As American students rush headlong into the information millennium, pleas that they “carpe diem” have steadily given way to demands that they “carpe computers!” Despite the virtually collective cry for technological excellence, our K-12 public schools have had much difficulty acquiring computers, a well-known point often underscored by techno-skeptics and techno-promoters alike.

In the end, it seems, we have expected our budget-constrained public schools to rely extensively on grants or hand-me-downs and, in effect, to pursue world-class technology standards through Salvation Army means.

Less often considered, however, is that our public schools face a fundamental challenge—maintaining their fragile technology infrastructure—with new machines and a batch of outdated computers, a shining symbol of corporate largesse. Lacking the financial resources necessary to assemble private-sector style support operations, high-tech schools suffer with decidedly low-tech support.

The official tech team at a public school with 1,500 students commonly consists of one “tech coordinator,” usually a former teacher who has accumulated his or her expertise through informal study. Often balancing the school’s technology concerns with a three- or four-class teaching load, this jack-of-all-tech-trades is in charge of the school’s network, maintains each of the school’s 300 computers, and plays a leading role in determining and enforcing the school’s technology policies.

Screen frozen? Call the tech coordinator. Server crash? Call the tech coordinator. Stuart downloaded dirty pictures! Call the tech coordinator! “Deluged” is a word that aptly describes the typical tech coordinator, “overwhelmed” another.

The tech coordinator does receive help, however, from a small cadre of technologically proficient students. These “tech gods,” as a group at one Silicon Valley school anointed themselves, split their days between attending regular academic courses and completing various tasks requested by the tech coordinator, like troubleshooting a teacher’s malfunctioning printer or refurbishing a computer.

After some seasoning, the “tech gods” become the tech coordinator’s most loyal compatriots in a game of technical triage, quickly tackling emergencies that need immediate attention while delaying more mundane requests. Such a tech-support approach, however, leaves little wonder why, in industry, a 24-hour wait for technological assistance is an eternity, but in the public schools, it is often a miracle.

All told, the school setting’s unique obstacles greatly exacerbate the tech-support challenge. The high number of students using each computer increases the likelihood of breakdowns, missing parts, and compromised software.

Old, faulty, or hastily completed wiring increases the likelihood of slow network connections, while overloaded servers increase the likelihood of crashes. Moreover, the schools’ technology acquisition process ensures the assemblage of a patchwork, threadbare mix of the cutting-edge and the antique, in which Pentium IIIs share space with Apple IIes, new software runs poorly on old hardware, and all components are susceptible to routine glitches and failure.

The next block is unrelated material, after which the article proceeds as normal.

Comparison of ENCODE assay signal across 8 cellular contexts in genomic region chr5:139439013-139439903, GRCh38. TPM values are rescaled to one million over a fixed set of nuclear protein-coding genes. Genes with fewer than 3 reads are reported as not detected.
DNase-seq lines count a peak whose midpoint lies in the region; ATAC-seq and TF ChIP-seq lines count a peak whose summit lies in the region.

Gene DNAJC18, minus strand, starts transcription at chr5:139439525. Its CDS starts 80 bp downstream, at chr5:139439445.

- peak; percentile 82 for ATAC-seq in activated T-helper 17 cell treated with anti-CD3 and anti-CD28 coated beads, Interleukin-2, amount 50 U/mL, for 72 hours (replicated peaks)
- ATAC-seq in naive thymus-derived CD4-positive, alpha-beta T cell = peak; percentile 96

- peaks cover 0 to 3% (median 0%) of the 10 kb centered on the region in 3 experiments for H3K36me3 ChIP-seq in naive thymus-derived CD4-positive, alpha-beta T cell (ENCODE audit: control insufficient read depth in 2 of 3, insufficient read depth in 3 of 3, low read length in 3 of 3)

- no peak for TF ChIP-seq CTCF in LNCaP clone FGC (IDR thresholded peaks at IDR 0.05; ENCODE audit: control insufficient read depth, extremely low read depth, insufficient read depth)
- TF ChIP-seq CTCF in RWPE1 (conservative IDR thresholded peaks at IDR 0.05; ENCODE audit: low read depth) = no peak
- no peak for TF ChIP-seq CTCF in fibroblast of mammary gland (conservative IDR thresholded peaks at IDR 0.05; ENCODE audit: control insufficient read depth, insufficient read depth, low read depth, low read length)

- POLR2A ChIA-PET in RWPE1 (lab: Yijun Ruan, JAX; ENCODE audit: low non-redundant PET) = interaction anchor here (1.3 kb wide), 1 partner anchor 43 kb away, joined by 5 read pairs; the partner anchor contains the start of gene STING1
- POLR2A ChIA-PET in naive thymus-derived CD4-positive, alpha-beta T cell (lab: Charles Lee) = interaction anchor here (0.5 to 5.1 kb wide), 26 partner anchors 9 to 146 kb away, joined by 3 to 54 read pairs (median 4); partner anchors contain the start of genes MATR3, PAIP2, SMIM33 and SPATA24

As the number of computers in a school continues to grow, so do the demands placed on the already overburdened tech-triage team. Without necessary and efficient technical support, however, computers and other high-end technology, shunned by teachers who prefer reliability in the equipment they use when instructing students, eventually serve a school as little more than decorative props.

In the past decade, schools nationwide have acquired steadily increasing numbers of computers and have witnessed a correspondingly drastic decrease in their ratios of students per computer. Given these tech-reform gains, it seems reasonable to request a moratorium on new computer purchasing until enough capable tech-support professionals are hired to maintain the expensive equipment in each school.

Money diverted from new technology purchases could also provide fair compensation in the form of college scholarships for the “tech gods” who are crucial to maintaining school technology infrastructures.

State legislatures, rather than enacting more million-dollar acquisition grants, might instead provide similar sums to ensure tech support. Corporations, rather than extending fast-and-easy computer giveaways (and tax write-offs), might enrich their communities by helping train school staff or completing volunteer maintenance runs on weekends.

Admittedly, following these prescriptions to cure schools’ tech support blues would mean forsaking the high-profile glamour of current technology reform efforts. There would be no shining set of new computers for a superintendent to unveil to her flock, no flashbulbs to illuminate the smiling CEO as he hands a poor child a dented laptop. Yet, without a concerted effort toward improving tech support, schools’ attainment of high-end technological capability, doomed as it is today by low-end maintenance, hardly seems worth the effort.

Craig Peck and Heather Kirkpatrick are doctoral candidates at the Stanford University School of Education; Larry Cuban is a professor of education at SUSE.